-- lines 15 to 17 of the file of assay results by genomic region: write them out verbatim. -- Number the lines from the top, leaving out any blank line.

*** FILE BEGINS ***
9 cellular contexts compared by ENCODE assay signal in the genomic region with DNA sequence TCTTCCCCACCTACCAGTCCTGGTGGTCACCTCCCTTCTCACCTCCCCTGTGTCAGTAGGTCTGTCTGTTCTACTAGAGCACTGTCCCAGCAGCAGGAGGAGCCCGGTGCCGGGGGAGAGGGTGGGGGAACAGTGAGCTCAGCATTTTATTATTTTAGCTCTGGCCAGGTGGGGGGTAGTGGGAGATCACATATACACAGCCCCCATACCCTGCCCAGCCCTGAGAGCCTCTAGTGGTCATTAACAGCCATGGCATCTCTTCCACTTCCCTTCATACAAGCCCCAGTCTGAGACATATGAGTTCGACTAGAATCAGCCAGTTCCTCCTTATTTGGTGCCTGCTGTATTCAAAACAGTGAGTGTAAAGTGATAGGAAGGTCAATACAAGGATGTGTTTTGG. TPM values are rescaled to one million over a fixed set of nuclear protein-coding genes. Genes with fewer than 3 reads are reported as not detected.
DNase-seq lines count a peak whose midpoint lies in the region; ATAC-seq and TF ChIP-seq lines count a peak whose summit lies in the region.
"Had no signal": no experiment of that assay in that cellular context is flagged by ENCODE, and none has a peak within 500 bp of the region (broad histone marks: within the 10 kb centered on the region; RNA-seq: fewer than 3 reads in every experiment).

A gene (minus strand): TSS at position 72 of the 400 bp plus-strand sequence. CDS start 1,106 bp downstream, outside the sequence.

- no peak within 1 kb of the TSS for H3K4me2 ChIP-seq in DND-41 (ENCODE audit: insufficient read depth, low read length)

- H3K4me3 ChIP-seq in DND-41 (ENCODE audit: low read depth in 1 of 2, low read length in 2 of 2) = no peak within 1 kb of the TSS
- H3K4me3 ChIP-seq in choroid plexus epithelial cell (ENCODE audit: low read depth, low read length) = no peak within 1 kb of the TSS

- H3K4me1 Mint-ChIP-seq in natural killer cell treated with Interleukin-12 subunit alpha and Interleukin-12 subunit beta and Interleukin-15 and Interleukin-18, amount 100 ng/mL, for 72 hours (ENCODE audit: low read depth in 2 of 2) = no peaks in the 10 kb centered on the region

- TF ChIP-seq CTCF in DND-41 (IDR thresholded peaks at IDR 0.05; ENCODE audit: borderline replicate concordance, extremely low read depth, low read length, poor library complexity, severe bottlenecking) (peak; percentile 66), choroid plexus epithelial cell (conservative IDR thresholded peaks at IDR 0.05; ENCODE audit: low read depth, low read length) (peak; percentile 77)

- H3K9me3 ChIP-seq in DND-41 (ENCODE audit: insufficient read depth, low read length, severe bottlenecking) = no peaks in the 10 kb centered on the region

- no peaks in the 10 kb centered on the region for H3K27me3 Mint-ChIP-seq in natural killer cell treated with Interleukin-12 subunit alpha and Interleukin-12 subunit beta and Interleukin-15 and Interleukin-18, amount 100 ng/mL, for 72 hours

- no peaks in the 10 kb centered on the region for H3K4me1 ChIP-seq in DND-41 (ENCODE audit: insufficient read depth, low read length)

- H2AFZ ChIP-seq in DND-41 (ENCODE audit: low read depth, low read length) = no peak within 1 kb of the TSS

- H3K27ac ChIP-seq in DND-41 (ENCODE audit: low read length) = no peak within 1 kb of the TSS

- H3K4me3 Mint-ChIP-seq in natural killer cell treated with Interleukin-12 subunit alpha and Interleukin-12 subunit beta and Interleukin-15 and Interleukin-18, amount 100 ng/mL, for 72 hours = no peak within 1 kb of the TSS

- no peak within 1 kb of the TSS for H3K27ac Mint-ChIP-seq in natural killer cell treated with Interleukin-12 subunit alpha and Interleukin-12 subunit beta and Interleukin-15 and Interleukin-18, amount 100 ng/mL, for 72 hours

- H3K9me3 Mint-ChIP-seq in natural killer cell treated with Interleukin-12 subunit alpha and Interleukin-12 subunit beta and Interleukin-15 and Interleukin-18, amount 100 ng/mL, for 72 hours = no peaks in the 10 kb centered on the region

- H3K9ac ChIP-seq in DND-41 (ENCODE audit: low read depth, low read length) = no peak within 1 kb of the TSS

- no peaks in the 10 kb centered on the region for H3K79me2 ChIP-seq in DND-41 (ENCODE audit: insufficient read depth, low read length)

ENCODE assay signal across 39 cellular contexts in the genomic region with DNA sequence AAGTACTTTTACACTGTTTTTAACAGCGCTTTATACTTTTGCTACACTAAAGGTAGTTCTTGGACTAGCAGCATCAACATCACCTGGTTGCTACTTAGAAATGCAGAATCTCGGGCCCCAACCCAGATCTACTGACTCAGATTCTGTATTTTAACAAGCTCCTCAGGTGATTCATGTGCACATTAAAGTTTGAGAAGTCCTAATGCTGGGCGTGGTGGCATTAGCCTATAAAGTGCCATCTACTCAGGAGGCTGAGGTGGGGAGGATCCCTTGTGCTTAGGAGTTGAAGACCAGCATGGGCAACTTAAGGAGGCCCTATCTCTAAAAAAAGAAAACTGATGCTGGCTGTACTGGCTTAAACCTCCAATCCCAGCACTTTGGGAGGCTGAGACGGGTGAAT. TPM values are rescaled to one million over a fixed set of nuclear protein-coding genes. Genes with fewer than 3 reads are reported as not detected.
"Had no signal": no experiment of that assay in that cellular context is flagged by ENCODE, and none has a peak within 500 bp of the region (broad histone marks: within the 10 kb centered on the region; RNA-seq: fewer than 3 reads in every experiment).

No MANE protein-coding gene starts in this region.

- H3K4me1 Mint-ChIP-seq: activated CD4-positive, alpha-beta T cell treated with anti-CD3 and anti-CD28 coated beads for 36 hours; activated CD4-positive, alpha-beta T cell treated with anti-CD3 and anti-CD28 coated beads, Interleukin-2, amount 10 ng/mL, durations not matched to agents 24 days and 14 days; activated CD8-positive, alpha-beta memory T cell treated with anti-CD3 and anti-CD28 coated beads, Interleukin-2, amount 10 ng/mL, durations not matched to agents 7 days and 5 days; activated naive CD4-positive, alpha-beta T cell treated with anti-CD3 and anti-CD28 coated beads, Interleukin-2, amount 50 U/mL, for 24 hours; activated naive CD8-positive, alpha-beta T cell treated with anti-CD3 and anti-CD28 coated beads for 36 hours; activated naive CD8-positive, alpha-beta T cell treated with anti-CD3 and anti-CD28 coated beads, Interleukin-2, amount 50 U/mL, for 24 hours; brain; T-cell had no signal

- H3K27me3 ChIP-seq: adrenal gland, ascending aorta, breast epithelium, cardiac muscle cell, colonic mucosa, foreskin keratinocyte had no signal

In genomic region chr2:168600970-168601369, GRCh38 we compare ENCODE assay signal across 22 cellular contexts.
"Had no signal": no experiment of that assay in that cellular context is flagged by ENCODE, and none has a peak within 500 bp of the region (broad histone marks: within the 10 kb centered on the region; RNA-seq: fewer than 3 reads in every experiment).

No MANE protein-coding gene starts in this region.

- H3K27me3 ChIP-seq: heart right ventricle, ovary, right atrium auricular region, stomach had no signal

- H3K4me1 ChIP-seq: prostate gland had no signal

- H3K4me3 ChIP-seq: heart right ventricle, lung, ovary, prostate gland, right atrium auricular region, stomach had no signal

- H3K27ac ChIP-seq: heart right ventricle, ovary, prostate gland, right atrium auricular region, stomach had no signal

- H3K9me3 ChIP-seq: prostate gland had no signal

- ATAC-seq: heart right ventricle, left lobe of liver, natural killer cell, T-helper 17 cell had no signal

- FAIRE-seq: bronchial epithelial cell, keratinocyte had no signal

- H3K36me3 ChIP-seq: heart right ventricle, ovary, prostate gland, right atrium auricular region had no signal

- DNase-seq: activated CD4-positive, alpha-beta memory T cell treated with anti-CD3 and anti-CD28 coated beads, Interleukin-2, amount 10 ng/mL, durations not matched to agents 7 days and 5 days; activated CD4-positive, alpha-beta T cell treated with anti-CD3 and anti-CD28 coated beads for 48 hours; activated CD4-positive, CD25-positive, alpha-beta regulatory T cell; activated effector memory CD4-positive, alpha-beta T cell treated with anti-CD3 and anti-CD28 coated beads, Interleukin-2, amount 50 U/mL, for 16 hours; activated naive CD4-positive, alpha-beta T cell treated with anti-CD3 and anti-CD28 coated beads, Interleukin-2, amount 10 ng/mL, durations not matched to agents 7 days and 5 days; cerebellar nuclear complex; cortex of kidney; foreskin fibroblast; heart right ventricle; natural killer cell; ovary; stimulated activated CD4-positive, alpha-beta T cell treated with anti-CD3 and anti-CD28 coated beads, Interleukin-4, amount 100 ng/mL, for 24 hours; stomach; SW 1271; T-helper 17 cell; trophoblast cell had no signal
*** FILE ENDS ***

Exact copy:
- H3K4me3 Mint-ChIP-seq in natural killer cell treated with Interleukin-12 subunit alpha and Interleukin-12 subunit beta and Interleukin-15 and Interleukin-18, amount 100 ng/mL, for 72 hours = no peak within 1 kb of the TSS

- no peak within 1 kb of the TSS for H3K27ac Mint-ChIP-seq in natural killer cell treated with Interleukin-12 subunit alpha and Interleukin-12 subunit beta and Interleukin-15 and Interleukin-18, amount 100 ng/mL, for 72 hours

- H3K9me3 Mint-ChIP-seq in natural killer cell treated with Interleukin-12 subunit alpha and Interleukin-12 subunit beta and Interleukin-15 and Interleukin-18, amount 100 ng/mL, for 72 hours = no peaks in the 10 kb centered on the region